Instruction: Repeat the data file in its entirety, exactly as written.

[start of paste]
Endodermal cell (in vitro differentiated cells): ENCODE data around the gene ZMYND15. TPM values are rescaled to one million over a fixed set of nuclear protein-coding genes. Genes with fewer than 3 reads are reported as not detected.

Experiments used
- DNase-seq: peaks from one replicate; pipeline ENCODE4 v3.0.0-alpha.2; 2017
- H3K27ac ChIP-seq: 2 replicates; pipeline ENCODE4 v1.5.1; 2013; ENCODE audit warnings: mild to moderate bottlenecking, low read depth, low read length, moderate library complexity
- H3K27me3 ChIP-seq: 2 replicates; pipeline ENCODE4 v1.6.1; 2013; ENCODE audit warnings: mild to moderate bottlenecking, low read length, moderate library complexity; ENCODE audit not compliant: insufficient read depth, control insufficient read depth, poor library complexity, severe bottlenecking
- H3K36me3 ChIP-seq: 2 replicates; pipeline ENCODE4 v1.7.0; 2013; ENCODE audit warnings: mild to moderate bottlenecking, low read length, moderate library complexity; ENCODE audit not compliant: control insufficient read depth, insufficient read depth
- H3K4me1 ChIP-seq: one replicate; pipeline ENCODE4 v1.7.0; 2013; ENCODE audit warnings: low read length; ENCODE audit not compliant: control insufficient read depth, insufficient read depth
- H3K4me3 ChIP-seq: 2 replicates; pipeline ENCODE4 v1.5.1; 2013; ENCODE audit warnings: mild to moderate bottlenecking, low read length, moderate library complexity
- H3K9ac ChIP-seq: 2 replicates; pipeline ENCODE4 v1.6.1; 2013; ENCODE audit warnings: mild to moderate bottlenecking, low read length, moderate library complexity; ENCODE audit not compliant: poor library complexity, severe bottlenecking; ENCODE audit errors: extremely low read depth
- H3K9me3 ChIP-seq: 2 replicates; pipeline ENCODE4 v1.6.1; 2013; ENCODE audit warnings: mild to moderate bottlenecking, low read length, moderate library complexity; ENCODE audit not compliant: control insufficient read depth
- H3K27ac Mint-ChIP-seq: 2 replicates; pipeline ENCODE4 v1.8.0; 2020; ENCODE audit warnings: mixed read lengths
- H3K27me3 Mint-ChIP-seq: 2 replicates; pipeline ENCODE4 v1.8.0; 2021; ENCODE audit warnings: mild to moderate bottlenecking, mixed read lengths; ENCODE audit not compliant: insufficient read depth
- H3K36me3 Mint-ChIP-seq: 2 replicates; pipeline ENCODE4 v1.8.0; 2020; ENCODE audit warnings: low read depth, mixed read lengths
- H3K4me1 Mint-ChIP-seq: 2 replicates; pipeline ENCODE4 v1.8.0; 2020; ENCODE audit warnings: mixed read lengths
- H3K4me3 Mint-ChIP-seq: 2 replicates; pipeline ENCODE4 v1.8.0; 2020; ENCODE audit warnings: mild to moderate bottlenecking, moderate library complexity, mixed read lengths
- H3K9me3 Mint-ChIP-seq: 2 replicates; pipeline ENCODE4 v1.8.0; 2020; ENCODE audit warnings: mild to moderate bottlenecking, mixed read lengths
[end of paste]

Endodermal cell (in vitro differentiated cells): ENCODE data around the gene ZMYND15. TPM values are rescaled to one million over a fixed set of nuclear protein-coding genes. Genes with fewer than 3 reads are reported as not detected.

Experiments used
- DNase-seq: peaks from one replicate; pipeline ENCODE4 v3.0.0-alpha.2; 2017
- H3K27ac ChIP-seq: 2 replicates; pipeline ENCODE4 v1.5.1; 2013; ENCODE audit warnings: mild to moderate bottlenecking, low read depth, low read length, moderate library complexity
- H3K27me3 ChIP-seq: 2 replicates; pipeline ENCODE4 v1.6.1; 2013; ENCODE audit warnings: mild to moderate bottlenecking, low read length, moderate library complexity; ENCODE audit not compliant: insufficient read depth, control insufficient read depth, poor library complexity, severe bottlenecking
- H3K36me3 ChIP-seq: 2 replicates; pipeline ENCODE4 v1.7.0; 2013; ENCODE audit warnings: mild to moderate bottlenecking, low read length, moderate library complexity; ENCODE audit not compliant: control insufficient read depth, insufficient read depth
- H3K4me1 ChIP-seq: one replicate; pipeline ENCODE4 v1.7.0; 2013; ENCODE audit warnings: low read length; ENCODE audit not compliant: control insufficient read depth, insufficient read depth
- H3K4me3 ChIP-seq: 2 replicates; pipeline ENCODE4 v1.5.1; 2013; ENCODE audit warnings: mild to moderate bottlenecking, low read length, moderate library complexity
- H3K9ac ChIP-seq: 2 replicates; pipeline ENCODE4 v1.6.1; 2013; ENCODE audit warnings: mild to moderate bottlenecking, low read length, moderate library complexity; ENCODE audit not compliant: poor library complexity, severe bottlenecking; ENCODE audit errors: extremely low read depth
- H3K9me3 ChIP-seq: 2 replicates; pipeline ENCODE4 v1.6.1; 2013; ENCODE audit warnings: mild to moderate bottlenecking, low read length, moderate library complexity; ENCODE audit not compliant: control insufficient read depth
- H3K27ac Mint-ChIP-seq: 2 replicates; pipeline ENCODE4 v1.8.0; 2020; ENCODE audit warnings: mixed read lengths
- H3K27me3 Mint-ChIP-seq: 2 replicates; pipeline ENCODE4 v1.8.0; 2021; ENCODE audit warnings: mild to moderate bottlenecking, mixed read lengths; ENCODE audit not compliant: insufficient read depth
- H3K36me3 Mint-ChIP-seq: 2 replicates; pipeline ENCODE4 v1.8.0; 2020; ENCODE audit warnings: low read depth, mixed read lengths
- H3K4me1 Mint-ChIP-seq: 2 replicates; pipeline ENCODE4 v1.8.0; 2020; ENCODE audit warnings: mixed read lengths
- H3K4me3 Mint-ChIP-seq: 2 replicates; pipeline ENCODE4 v1.8.0; 2020; ENCODE audit warnings: mild to moderate bottlenecking, moderate library complexity, mixed read lengths
- H3K9me3 Mint-ChIP-seq: 2 replicates; pipeline ENCODE4 v1.8.0; 2020; ENCODE audit warnings: mild to moderate bottlenecking, mixed read lengths